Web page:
The Photo Mosaic Process
Our trained photo mosaic artists use cutting edge software to create breathtaking photo mosaics. We hope this explanation gives a bit of insight into our state of the art process.
The first step in the photo mosaic process is preparing the cell images. Our artists hand crop each picture to a standard 3:4 landscape size. After the cell images are prepared, the background image is prepared. Our artists crop the background image to the particular aspect ratio of your print size (for example, an 8x10 can be either landscape orientation or portrait orientation, but it must fit within an 8x10 rectangle). Our artists, along with the advanced facial recognition features of our software, identify the key elements of the source image that need to be prioritized. Faces, bodies, and other important elements are identified.
When our artists are finished working on the images being used in the photo mosaic, our advanced software begins analyzing the images. The source image is split into an array of smaller rectangular cells. Each of the cell images and each of the rectangular cells within the source image are examined for a number of data points. The cell images and rectangular cells are both broken down into smaller regions, and the smaller regions are viewed from two color spaces - RGB and HSV. Breaking the images down into regions allows our software to analyze patterns within the cell images. RGB and HSV are two methods to describe color within images. They're two tools that do the same job, but we find each to be useful in placing the cell images within the mosaic.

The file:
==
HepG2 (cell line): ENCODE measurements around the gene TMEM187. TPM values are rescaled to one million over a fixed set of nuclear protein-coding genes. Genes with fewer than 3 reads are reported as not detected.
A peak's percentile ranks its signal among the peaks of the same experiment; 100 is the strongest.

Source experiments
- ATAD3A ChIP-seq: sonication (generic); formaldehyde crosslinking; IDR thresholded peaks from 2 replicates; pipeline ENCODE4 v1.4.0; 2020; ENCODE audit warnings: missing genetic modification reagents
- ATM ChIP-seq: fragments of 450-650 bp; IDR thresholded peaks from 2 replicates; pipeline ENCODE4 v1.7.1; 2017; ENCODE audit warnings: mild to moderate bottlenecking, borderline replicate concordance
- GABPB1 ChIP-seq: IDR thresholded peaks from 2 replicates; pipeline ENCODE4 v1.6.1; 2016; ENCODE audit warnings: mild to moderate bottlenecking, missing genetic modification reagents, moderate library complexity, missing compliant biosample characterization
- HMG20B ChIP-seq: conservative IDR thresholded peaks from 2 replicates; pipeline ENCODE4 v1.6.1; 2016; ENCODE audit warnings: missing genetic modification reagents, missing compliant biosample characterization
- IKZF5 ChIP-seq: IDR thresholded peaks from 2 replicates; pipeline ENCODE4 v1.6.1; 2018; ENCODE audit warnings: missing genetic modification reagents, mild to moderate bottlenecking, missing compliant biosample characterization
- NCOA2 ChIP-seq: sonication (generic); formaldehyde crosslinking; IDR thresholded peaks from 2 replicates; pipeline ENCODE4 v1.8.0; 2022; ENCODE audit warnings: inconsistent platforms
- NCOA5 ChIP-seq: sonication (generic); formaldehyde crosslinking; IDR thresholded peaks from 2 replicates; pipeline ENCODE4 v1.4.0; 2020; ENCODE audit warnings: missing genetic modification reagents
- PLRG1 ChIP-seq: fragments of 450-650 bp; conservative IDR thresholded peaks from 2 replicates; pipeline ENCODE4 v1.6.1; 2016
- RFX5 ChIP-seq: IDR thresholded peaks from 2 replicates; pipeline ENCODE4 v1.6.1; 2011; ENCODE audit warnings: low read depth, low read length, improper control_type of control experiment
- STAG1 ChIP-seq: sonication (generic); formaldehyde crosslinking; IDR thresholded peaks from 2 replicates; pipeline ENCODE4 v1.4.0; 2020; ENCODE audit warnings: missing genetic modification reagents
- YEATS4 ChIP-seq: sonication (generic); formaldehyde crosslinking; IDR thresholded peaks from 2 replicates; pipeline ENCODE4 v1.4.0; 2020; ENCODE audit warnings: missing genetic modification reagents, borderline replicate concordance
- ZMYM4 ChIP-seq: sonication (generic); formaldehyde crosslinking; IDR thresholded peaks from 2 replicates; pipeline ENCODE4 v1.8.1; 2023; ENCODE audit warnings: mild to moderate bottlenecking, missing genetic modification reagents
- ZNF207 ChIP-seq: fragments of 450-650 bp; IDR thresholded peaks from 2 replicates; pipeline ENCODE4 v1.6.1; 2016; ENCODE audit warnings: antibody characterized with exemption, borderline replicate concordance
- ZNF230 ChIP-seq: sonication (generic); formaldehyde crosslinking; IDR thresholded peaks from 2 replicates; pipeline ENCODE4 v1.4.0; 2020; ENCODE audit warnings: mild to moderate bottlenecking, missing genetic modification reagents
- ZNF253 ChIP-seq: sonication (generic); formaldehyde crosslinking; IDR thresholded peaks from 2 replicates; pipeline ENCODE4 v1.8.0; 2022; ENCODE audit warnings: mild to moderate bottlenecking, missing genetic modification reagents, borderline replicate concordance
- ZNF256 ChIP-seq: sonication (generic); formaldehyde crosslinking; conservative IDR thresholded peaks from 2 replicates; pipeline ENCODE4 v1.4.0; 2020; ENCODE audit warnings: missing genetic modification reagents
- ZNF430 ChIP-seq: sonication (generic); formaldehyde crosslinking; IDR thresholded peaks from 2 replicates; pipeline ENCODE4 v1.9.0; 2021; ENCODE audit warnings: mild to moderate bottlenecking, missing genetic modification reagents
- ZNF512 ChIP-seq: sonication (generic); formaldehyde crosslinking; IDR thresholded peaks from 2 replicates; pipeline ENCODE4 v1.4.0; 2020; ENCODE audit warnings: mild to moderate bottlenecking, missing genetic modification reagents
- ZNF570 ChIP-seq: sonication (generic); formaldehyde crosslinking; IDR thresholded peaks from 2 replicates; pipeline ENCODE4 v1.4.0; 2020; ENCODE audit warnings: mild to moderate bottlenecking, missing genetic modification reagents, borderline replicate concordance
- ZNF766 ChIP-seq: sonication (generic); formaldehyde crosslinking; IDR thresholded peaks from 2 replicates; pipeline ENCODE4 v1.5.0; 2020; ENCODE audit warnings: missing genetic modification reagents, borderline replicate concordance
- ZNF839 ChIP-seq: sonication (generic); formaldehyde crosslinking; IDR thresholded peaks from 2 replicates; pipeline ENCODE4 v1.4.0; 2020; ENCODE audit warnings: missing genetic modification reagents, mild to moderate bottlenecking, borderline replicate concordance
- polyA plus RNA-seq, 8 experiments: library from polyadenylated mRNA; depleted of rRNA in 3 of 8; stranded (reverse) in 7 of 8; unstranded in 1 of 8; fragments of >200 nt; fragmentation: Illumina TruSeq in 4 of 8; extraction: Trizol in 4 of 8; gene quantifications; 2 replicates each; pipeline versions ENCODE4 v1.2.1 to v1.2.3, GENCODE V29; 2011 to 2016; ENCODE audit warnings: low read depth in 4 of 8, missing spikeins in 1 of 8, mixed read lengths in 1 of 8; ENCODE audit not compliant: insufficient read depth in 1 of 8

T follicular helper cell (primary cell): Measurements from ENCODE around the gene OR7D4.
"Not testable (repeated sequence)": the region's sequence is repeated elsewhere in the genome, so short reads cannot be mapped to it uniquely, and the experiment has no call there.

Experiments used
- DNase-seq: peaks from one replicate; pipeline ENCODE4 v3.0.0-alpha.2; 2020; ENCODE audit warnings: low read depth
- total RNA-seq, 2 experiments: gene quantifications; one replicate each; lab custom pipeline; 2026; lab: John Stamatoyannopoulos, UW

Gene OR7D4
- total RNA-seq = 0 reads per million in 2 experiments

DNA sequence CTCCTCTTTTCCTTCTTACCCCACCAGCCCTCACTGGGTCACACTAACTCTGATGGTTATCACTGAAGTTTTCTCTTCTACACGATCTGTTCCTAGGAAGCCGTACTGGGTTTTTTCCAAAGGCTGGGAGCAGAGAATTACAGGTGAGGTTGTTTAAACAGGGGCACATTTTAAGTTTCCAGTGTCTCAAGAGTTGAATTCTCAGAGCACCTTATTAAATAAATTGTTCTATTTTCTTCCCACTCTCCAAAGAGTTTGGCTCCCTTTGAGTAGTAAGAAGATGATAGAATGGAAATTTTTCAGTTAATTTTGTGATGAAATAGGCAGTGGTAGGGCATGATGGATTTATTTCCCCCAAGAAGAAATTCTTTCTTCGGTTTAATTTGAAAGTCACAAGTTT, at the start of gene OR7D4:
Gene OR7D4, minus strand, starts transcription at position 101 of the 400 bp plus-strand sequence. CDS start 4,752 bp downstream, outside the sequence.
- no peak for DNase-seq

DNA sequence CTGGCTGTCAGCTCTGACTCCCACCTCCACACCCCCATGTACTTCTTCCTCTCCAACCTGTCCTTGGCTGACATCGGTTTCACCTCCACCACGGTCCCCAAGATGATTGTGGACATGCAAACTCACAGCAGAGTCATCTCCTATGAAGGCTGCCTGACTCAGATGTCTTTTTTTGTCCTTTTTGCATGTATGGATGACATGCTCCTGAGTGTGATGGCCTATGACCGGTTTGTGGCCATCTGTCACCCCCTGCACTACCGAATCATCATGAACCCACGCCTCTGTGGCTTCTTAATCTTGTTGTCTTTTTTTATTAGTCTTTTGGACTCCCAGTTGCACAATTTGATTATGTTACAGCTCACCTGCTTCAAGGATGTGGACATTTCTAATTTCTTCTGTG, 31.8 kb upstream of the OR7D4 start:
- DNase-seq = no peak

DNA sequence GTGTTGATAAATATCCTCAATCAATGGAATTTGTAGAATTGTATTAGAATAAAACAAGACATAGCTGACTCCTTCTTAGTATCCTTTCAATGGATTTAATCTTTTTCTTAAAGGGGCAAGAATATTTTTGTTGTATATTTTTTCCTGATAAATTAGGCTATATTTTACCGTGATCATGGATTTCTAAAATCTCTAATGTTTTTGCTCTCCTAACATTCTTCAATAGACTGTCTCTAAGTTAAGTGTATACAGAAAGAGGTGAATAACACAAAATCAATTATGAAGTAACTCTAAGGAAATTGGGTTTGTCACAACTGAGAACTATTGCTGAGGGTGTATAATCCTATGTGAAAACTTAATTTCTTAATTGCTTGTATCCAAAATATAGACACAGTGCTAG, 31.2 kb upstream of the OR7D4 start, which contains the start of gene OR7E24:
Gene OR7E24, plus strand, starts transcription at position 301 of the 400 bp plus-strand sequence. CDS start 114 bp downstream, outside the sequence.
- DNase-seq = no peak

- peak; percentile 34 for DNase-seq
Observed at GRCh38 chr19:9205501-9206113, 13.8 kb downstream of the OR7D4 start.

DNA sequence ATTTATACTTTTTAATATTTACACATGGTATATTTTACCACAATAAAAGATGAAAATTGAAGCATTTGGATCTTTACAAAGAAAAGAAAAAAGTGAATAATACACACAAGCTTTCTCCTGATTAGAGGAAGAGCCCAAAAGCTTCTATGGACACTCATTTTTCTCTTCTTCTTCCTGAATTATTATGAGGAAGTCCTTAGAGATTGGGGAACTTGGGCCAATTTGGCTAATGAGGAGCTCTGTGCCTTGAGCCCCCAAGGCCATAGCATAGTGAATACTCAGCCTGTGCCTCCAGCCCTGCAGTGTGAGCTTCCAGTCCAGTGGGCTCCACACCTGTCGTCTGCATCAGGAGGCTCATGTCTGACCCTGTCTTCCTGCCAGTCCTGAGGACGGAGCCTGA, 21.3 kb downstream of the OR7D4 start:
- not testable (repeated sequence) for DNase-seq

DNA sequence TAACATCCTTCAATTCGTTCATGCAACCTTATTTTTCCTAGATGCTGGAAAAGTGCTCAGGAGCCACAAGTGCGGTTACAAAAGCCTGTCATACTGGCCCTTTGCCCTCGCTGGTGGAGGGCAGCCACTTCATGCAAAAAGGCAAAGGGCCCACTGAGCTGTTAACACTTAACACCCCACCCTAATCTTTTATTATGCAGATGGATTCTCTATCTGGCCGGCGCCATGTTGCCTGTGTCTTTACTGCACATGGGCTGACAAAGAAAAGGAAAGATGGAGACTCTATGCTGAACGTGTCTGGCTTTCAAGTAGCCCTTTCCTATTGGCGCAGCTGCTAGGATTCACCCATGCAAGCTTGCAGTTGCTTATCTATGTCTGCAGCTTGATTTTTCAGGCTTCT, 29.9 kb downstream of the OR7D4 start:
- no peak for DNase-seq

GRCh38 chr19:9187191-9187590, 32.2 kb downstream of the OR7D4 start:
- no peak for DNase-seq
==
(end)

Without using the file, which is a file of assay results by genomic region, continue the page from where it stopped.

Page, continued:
After the images have been analyzed, our software computes every possible combination of cell image and rectangular cell within the source image. A number of mathematical functions are put together and arranged in such a way that minimizing them produces an optimal photo mosaic. It's a complex process, and takes into account a number of factors. The important elements of the source image are optimized first - faces are given priority over bodies, bodies are given priority over the background, etc. The cells are compared using equations based on the HSV and RGB values gathered previously, given increased weight to certain color channels because the human eye does not weigh all color channels evenly. Finally, constraints set by our artists are considered within the algorithms, such as the maximum amount of times a cell photo can be repeated and the minimum distance between repeats.
After we calculate the optimal arrangement of cell photos within the source image, we then use cell colorization to give the image back details that were lost during the photo mosaic process. Cell colorization is where we put portions of the source image in the cell images to create a photo mosaic that more closely resembles the source image. The amount of cell colorization varies depending on the images used. For example, suppose a customer chose an image of a sunset and then selected cell images from their wedding. Because wedding images are almost always primarily black and white, more cell colorization is needed to create the bright sunset using the colors of the wedding images. Also, since smaller mosaics have fewer cell images, cell colorization is used more on our smaller photo mosaics than our larger photo mosaics.
After all of the cell images have been pieced together, the end result is a single image filled with hundreds of memories. The photo mosaic effect is amazing because the cell images are visible when viewed up close, but the background image is prominent when viewed from a distance.